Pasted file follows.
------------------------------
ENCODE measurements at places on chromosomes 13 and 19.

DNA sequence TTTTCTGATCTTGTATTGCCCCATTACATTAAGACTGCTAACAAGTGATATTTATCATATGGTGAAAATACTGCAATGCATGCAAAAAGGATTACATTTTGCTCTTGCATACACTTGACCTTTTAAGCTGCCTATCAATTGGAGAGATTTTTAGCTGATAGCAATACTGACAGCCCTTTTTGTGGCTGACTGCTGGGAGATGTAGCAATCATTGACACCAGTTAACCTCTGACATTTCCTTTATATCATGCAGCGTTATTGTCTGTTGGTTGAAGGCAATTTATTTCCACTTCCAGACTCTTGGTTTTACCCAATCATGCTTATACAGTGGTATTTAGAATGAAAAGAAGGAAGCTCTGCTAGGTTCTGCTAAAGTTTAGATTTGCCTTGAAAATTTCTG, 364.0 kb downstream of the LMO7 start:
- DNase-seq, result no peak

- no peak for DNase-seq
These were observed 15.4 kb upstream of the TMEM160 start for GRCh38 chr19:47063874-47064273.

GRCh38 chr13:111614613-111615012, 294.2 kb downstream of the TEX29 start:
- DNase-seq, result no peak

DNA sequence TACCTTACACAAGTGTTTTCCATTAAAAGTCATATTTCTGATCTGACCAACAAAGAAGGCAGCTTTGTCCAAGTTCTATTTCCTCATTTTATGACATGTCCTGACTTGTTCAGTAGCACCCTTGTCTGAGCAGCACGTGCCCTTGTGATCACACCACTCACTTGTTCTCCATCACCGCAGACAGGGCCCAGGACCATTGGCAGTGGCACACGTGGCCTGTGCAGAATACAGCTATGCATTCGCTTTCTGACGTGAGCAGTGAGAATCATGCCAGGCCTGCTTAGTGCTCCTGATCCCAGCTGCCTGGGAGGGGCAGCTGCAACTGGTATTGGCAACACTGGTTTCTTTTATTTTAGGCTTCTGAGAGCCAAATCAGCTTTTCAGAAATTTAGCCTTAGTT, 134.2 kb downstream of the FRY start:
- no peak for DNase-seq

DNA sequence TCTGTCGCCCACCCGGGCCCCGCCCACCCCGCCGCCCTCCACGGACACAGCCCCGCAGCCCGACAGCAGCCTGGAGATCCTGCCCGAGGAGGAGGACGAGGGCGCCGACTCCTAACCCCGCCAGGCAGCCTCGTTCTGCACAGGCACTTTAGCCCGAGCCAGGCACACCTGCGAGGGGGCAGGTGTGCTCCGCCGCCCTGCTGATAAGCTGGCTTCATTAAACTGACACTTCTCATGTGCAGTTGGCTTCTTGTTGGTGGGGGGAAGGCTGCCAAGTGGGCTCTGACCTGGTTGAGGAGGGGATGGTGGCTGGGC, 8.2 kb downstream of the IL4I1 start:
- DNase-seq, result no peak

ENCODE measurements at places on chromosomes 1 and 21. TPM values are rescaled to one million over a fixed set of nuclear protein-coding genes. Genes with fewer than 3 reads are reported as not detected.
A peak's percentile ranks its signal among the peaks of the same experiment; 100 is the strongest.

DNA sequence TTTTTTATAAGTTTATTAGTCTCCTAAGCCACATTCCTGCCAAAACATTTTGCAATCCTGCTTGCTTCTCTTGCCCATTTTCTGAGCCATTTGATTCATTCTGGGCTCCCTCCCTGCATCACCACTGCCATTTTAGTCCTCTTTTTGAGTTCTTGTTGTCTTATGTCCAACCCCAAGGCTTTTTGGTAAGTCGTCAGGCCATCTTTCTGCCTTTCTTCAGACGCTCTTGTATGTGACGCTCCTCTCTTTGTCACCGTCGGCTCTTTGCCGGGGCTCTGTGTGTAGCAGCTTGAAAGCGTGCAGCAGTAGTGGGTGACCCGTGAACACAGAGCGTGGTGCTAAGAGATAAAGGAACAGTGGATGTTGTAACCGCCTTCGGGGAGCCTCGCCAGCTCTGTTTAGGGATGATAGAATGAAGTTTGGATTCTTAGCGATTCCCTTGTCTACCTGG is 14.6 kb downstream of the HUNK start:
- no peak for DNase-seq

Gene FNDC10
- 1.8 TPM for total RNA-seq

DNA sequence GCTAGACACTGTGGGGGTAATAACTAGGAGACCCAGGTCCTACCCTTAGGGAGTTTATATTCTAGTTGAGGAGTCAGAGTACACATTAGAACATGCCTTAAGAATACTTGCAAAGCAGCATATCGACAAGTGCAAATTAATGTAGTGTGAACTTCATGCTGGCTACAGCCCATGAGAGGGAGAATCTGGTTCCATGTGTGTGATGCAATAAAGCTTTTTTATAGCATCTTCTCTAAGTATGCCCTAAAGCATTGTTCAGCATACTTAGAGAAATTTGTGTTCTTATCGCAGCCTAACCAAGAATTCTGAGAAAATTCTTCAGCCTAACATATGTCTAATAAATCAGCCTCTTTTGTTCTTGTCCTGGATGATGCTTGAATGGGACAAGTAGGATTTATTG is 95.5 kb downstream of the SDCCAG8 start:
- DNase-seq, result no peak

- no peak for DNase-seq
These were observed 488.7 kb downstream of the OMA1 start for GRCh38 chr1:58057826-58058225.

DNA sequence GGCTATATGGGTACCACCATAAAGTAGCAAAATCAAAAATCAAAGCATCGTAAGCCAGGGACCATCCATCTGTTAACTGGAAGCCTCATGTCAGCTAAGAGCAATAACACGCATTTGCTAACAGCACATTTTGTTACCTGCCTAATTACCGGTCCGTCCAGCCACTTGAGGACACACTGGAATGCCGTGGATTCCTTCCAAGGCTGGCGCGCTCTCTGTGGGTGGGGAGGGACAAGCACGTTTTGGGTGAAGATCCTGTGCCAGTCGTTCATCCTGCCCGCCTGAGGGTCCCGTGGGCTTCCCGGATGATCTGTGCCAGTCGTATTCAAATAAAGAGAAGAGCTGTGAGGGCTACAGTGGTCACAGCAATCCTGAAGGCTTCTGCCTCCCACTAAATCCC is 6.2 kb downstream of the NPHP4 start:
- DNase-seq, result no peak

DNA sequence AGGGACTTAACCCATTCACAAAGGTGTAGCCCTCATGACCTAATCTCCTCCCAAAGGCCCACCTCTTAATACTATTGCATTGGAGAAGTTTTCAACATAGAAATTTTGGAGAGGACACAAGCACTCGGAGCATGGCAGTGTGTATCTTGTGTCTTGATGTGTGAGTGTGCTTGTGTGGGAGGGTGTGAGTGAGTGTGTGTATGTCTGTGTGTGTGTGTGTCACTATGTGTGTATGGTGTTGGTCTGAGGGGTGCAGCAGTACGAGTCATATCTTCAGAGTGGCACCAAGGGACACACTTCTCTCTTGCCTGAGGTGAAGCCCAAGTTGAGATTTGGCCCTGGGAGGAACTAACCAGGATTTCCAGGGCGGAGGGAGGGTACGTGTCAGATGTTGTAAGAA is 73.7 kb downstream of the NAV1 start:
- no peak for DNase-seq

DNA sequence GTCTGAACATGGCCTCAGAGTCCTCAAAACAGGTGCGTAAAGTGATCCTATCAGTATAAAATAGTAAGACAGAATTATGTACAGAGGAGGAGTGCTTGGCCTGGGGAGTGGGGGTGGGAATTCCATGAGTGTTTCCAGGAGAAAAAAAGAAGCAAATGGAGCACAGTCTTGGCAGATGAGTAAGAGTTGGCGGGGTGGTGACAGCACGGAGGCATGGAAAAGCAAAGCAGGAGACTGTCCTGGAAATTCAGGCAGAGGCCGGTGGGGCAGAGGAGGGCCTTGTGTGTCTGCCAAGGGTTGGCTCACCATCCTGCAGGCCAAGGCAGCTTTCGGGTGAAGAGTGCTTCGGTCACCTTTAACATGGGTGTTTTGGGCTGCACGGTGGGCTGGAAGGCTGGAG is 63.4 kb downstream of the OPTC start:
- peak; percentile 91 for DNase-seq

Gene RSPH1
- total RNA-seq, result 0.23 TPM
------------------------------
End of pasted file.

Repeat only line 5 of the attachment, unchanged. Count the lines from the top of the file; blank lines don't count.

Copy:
These were observed 15.4 kb upstream of the TMEM160 start for GRCh38 chr19:47063874-47064273.